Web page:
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Summary

The children of Líf and Lífthaser, the race of men has spread over Nyrgarðr.

Men of Renown

Something

Peoples

The day-to-day life in Nyrgardr

Castes

Three social classes existed in Norse society. The classes were nowhere near as rigid as they were in other parts of Europe at the time. Mechanisms existed such that a person could move himself from one class to another.1

Jarls

Jarls were distinguished by their wealth, measured in terms of followers, treasure, ships, and estates. The eldest son of the jarl was on the fast track to becoming the next jarl. But, by gaining enough fame and wealth, a karl could become a jarl. The power of a jarl depended upon the goodwill of his supporters. The jarl’s essential task was to uphold the security, prosperity, and honor of his followers.1

Kings
Aise Tathra (Wizard, Druid, Bard)
Duchas
Earlais
Barans

Karls

The vast majority of Norsemen belonged to the middle class, the karls. These people were freemen and land owners. They were the farmers, the smiths, and the just plain folks. Families of karls usually lived in clusters of two or more buildings, typically longhouses supplemented by barns and workshops.1

Thanes
Borya (freeman, land owner)
Betag (freeman, land renter)

Thrælls

These included the slaves (usually booty from a raid) and bondsmen. If a Norseman of any class could not pay his debts, he was obliged to become a bondsman and to work for another man until the debt was paid. The law allowed for someone convicted of theft to be handed over as a slave to the victim of the theft.1

Bondsmen (indentured servants)
Slaves (usually criminals or captured during war)
Cataran (escaped criminals who resort to banditry)

Aise Taithra

Practitioners of magic, the Aise Taithra are grouped into the following categories.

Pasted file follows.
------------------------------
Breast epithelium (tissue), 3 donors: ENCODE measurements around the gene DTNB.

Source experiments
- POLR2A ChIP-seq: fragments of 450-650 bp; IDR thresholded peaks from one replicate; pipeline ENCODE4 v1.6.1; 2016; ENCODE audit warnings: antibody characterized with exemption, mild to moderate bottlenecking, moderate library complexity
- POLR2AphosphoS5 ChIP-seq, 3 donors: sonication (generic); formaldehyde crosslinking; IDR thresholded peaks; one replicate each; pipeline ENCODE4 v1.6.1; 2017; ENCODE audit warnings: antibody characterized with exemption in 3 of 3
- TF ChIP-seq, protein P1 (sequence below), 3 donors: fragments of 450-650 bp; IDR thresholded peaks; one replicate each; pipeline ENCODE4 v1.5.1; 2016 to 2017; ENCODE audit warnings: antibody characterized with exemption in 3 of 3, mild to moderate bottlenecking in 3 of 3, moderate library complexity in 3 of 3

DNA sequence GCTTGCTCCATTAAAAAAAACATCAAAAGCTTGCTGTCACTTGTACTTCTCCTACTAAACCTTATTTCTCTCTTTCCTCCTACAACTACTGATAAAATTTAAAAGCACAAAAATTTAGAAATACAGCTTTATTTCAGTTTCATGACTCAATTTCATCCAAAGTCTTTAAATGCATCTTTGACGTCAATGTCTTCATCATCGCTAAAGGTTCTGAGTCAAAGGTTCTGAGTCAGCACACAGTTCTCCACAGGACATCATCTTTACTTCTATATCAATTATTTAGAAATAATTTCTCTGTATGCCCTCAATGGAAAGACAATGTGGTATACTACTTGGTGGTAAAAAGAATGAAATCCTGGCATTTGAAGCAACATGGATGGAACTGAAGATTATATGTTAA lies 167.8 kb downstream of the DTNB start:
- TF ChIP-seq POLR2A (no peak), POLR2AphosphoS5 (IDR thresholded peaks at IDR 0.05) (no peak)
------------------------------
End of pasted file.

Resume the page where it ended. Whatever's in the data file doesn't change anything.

Druids are the priests of the Vanir and possess powerful magic. They can focus in a particular craft or profession within the druid order:

  • Tathlor (Diplomat)
  • Liaig (Healer)
  • Brehon (Judge)
  • Mystic (Magic-Focued)
  • Flaith (Seer)

Wizards are practitioners of magic through practice and knowledge. Wizards may focus on one type of magic or another, but are collectively known as wizards unless they practice a forbidden or dark art.

  • Necromancers practice the raising of the dead, consorting with Hel, and forbidden knowledge.
  • Sorcerers are skilled in the use Glamours – mind reading, illusions, and domination of the mind.
  • Witches practice the placing of Gaesa and the dark magic of the Dvergar Hags.

Bards are not formal practitioners of magic, but their gifted use of Song and Verse so far outclasses the mundane musician’s that it might as well be magic. Bardic music and poetry is so potent that it can stop an army on the march, or even lull a Jötun to sleep.

Rune Smiths can alter reality by writing upon creation. They can make walls stronger, swords sharper, and fields fruitful. They are usually renowned smiths or masons, but carpenter rune smiths are not unheard of. The rune-word is typically written backwards on the object (so when the object looks at it, it’s written correctly – thus the object knows what it’s supposed to be/do).

  • Tyrunar “victory runes” to be carved on the sword hilt
  • Ølrunar “Ale-runes” (a protective spell against being bewitched by means of ale; naudiz is to be marked on one’s fingernails, and laukaz on the cup)
  • Biargrunar “birth-runes” (a spell to facilitate childbirth),
  • Brimrunar “wave-runes” (for the protection of ships, with runes to be carved on the stem and on the rudder),
  • Limrunar “branch-runes” ( healing spell, the runes to be carved on trees “with boughs to the eastward bent”)
  • Malrunar “speech-runes” (to improve one’s rhetorical ability at speaking).
  • Hugrunar “thought-runes” (to improve one’s wit).

1 Paraphrased or Copied from Hurstwic

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Nyrgarðr Maethalion Maethalion